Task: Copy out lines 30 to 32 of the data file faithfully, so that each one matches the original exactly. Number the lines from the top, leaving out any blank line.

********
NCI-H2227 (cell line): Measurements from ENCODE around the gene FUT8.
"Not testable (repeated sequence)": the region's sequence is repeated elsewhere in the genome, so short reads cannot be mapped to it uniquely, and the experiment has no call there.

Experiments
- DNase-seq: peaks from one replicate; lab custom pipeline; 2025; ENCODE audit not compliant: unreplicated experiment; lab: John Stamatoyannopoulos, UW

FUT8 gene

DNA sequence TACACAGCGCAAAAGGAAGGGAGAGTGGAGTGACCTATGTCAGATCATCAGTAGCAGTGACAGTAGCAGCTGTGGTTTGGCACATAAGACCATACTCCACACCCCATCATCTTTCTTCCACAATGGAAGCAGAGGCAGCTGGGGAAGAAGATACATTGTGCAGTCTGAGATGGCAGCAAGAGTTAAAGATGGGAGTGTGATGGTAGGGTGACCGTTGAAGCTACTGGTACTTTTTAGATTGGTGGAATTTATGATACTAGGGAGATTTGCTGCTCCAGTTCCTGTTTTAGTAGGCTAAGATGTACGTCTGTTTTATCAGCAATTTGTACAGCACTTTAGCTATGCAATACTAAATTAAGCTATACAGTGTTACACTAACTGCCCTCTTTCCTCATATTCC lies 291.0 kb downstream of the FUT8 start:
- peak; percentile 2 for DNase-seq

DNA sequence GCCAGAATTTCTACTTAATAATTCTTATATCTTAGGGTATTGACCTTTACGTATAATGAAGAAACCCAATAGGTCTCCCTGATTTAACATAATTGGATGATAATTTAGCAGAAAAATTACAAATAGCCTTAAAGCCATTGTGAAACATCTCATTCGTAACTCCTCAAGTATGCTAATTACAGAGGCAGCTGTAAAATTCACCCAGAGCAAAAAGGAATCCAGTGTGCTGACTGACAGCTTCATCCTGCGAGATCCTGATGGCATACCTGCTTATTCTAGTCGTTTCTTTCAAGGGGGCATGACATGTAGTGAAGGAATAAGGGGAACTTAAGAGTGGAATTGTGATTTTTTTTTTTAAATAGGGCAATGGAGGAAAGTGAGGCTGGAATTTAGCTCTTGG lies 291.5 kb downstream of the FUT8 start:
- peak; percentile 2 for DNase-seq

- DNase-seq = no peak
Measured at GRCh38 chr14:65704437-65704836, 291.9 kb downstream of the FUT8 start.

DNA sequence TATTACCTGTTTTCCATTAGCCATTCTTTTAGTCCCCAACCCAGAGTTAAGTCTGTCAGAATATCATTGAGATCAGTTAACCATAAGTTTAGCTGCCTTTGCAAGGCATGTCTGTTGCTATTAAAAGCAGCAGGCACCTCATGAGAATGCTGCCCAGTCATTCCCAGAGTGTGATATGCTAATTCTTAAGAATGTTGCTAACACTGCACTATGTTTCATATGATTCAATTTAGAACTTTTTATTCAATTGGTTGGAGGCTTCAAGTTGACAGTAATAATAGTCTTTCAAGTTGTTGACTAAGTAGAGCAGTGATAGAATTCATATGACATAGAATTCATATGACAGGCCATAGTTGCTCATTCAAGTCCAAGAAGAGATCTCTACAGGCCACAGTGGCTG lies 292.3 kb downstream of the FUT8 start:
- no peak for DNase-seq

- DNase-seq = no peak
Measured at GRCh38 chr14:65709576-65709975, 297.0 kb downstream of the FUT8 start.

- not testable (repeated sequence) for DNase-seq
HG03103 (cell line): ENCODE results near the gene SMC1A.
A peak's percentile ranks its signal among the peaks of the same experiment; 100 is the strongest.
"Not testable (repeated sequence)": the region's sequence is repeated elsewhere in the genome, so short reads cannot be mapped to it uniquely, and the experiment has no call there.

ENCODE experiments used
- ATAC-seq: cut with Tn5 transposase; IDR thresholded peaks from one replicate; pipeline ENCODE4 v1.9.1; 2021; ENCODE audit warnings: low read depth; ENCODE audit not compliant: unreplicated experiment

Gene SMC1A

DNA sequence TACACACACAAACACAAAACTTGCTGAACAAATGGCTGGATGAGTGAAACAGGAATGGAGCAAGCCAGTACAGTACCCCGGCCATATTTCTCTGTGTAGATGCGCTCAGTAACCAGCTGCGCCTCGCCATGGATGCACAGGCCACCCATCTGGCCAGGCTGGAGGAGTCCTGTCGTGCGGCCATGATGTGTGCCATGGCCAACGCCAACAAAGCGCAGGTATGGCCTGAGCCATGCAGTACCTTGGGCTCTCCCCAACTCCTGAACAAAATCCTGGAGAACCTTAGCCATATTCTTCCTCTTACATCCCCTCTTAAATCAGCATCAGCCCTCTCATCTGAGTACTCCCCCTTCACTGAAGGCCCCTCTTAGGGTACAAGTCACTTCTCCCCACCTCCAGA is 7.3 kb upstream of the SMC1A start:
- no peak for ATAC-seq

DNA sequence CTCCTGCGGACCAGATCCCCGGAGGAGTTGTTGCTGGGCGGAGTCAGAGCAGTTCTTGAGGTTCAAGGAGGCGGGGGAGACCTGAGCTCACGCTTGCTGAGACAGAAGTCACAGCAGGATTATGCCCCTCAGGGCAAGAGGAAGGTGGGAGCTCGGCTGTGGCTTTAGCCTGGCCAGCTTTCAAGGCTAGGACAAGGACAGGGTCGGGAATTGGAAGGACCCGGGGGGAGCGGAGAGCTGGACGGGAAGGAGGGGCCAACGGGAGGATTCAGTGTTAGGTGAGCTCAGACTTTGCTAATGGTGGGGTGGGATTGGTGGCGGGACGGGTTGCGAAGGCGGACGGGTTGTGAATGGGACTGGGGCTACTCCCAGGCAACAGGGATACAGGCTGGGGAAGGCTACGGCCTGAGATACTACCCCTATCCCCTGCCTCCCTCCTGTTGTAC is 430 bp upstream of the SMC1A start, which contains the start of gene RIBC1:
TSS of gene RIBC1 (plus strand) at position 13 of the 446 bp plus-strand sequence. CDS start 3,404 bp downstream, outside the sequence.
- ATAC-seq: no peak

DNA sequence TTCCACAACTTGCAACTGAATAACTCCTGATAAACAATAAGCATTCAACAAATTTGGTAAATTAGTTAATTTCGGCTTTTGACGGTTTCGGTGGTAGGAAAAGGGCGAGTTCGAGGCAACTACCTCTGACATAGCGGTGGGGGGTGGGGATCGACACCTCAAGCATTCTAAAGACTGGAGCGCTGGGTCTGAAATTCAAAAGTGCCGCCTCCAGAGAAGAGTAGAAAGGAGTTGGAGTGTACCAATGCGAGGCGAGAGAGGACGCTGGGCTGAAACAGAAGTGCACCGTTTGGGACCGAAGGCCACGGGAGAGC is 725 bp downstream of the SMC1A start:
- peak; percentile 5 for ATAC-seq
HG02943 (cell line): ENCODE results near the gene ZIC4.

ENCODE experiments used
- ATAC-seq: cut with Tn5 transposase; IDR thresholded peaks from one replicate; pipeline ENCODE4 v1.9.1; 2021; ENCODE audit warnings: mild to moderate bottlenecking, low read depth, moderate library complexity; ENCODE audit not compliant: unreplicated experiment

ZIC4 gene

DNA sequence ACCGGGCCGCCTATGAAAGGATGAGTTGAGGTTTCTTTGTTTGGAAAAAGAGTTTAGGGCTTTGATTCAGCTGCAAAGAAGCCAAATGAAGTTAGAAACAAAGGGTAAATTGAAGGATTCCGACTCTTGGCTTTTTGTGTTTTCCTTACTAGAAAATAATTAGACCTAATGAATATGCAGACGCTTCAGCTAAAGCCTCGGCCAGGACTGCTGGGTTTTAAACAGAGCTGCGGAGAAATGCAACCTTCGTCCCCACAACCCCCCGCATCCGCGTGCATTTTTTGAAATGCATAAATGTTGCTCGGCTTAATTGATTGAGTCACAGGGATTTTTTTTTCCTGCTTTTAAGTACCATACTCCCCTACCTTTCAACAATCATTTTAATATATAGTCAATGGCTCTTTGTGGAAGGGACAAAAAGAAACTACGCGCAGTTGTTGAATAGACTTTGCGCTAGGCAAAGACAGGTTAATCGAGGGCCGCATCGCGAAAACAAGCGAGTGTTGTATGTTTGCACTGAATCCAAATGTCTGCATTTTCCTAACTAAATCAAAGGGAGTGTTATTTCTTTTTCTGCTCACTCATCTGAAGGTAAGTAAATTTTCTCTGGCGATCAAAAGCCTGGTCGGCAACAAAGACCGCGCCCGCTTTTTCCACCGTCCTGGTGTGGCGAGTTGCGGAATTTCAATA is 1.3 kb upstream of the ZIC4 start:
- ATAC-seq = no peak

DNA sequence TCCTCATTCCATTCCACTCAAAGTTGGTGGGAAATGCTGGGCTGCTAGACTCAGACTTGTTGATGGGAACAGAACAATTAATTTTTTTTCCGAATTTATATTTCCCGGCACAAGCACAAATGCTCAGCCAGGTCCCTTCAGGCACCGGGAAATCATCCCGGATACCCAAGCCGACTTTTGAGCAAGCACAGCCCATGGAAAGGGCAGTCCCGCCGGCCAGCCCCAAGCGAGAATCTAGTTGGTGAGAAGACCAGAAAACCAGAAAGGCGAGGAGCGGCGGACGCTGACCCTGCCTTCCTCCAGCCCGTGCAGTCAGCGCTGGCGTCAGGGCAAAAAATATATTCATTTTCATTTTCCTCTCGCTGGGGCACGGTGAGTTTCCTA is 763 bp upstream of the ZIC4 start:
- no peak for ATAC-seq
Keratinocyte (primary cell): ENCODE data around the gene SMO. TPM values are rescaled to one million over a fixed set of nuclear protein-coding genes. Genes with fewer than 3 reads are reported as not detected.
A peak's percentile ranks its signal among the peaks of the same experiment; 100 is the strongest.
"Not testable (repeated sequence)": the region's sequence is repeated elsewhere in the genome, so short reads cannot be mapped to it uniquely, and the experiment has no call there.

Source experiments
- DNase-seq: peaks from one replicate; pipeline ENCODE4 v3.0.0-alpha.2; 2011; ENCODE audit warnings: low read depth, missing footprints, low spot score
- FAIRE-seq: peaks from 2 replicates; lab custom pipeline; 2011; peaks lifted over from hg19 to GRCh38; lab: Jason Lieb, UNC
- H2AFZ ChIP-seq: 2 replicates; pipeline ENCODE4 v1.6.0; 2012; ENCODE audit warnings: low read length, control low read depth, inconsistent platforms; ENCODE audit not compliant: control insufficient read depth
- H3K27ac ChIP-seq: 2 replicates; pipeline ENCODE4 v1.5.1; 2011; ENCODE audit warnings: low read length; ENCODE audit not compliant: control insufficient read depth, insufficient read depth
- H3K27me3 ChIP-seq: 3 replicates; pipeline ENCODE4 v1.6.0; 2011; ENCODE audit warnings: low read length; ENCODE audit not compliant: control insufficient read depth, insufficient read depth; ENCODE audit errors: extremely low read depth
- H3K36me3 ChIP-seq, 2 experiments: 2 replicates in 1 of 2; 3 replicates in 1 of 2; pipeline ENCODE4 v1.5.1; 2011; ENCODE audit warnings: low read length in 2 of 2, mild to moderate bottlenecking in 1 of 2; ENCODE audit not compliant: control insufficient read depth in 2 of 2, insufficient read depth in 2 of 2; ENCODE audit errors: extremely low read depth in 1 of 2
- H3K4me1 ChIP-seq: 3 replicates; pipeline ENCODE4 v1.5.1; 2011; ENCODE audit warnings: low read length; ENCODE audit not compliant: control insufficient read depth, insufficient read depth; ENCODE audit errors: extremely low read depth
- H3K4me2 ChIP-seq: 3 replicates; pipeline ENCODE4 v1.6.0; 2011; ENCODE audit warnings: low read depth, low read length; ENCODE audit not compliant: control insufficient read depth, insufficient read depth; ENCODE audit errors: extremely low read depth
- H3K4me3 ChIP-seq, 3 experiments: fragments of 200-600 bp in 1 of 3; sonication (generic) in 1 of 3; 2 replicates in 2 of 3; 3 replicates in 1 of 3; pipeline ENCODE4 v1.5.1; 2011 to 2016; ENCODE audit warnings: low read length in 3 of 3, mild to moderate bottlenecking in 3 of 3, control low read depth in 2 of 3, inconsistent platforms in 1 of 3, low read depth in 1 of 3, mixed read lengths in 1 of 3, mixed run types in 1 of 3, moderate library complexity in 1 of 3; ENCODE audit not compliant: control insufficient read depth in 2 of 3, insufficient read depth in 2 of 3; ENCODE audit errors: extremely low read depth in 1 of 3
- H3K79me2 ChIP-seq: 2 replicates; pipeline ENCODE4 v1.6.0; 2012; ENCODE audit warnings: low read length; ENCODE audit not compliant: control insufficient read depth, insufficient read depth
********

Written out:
HG02943 (cell line): ENCODE results near the gene ZIC4.

ENCODE experiments used
- ATAC-seq: cut with Tn5 transposase; IDR thresholded peaks from one replicate; pipeline ENCODE4 v1.9.1; 2021; ENCODE audit warnings: mild to moderate bottlenecking, low read depth, moderate library complexity; ENCODE audit not compliant: unreplicated experiment